We established the status of the stock by comparing the calculated values of E with optimum exploitation rates (Eopt) based on the assumption that Eopt is about equal to 0.5. The use of 0.5 for Eopt assumes that the sustainable yield is optimized when F = M [36]. Therefore, when E is greater than Eopt the stock is overfished, and when E is less than Eopt the fishery is under exploited.

Selectivity and Mesh Sizes

In order to establish potential sources of overfishing, we calculated mesh size in use for each of the three most abundant species and compared these estimates to the legal minimum mesh size. We were also interested in what further restrictions would be needed to allow key fishery species to reach Lmat and Lopt. We therefore also calculated mesh size needed to protect the top three species in the catch up to Lmat and Lopt.

Mesh size estimates are calculated using species selectivity and lengths at first capture (L50%). We calculated L50% using the left-hand side of the linearized catch curve, which accounts for differences in time spent in each age class as a fish grows, to derive gear selection ogives following [37]. A gear selection ogive is the logistic curve representing the fraction of catch retained, plotted against the mid length of the corresponding length group (i.e. cumulative frequency distribution). This assumes that the change in the number of fish retained by a certain mesh size as fish size increases is described by the logistic curve (equation 9), where P is the proportion of the total catch of length L caught, r is a constant and L50% is the mean length at which 50% of the fish are retained [37], [32]:(9)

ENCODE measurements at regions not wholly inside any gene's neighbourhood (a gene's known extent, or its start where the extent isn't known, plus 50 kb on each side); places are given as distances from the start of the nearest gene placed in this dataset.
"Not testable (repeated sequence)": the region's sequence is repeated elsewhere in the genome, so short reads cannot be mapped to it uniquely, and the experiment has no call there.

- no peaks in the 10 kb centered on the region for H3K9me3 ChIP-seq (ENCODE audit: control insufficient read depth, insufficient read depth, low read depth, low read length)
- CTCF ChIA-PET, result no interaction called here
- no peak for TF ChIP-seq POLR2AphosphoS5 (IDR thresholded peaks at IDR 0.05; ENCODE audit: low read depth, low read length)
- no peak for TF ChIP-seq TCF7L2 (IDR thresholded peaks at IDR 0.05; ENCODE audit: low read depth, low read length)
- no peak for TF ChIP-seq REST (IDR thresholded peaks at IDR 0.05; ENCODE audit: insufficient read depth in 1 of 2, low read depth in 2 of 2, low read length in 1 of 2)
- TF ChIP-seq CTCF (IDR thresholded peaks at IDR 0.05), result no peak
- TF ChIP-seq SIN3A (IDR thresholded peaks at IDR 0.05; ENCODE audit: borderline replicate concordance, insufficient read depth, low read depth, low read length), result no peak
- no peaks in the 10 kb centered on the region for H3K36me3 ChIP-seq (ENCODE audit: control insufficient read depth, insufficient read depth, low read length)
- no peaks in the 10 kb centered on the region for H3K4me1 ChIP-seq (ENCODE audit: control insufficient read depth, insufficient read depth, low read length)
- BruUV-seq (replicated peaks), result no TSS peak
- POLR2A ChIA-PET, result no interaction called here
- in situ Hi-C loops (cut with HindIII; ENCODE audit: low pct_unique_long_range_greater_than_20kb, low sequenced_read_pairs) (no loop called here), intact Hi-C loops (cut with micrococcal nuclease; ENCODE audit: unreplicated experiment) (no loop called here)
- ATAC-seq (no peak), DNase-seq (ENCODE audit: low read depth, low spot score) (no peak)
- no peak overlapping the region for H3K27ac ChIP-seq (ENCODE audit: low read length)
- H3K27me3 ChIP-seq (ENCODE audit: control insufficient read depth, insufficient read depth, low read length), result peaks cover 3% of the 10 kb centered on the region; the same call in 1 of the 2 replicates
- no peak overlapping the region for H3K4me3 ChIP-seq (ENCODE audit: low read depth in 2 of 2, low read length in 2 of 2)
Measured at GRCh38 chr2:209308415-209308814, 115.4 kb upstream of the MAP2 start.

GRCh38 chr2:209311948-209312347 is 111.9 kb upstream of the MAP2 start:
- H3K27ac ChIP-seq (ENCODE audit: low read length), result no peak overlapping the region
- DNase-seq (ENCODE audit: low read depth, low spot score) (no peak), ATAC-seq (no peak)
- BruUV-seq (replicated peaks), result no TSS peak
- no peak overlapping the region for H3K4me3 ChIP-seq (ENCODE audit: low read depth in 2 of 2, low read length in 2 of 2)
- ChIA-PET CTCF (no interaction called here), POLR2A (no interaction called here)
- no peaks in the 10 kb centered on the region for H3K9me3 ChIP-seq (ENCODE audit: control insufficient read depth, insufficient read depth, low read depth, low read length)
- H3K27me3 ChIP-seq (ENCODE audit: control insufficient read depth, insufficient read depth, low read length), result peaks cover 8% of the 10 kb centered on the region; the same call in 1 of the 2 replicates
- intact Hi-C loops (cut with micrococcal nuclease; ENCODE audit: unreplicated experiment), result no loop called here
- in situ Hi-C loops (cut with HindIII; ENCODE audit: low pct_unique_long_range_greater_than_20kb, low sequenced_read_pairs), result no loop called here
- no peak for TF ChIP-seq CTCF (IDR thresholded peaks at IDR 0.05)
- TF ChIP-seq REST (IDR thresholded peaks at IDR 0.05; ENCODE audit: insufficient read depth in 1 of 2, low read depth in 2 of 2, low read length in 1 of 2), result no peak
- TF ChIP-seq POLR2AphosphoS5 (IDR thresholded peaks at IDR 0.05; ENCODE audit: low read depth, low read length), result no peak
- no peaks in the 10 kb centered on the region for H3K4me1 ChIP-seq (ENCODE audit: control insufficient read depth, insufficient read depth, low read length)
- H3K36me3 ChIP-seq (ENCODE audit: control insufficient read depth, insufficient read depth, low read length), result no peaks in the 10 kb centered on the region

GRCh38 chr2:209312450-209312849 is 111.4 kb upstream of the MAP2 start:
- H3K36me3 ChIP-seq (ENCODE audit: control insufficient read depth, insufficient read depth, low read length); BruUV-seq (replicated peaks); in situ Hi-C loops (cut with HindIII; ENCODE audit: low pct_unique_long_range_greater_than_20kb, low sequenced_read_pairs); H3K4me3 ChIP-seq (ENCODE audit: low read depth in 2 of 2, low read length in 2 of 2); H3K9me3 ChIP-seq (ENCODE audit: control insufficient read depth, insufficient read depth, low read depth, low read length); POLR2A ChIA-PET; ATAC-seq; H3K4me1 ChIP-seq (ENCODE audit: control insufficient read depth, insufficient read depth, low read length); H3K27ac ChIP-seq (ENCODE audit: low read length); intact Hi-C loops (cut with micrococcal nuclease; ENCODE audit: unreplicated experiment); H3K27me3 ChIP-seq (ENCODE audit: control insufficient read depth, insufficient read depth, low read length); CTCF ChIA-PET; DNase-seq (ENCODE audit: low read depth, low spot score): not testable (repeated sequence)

We established independent selection factors (SF) for the top three species in the catch, using the nomogram in [33], which is based on species specific depth ratios (standard length/total length) obtained from FishBase. Mesh size in use (MSuse), mesh size needed to protect species below length maturation (MSmat), and to lengths to achieve optimum yield (MSopt), were then calculated using a back calculation of the selection factors calculation (equation 10), based on our independently established SF and either L50% (equation 11), Lmat, (equation 12) or Lopt (equation 13) [37].(10)(11)(12)(13)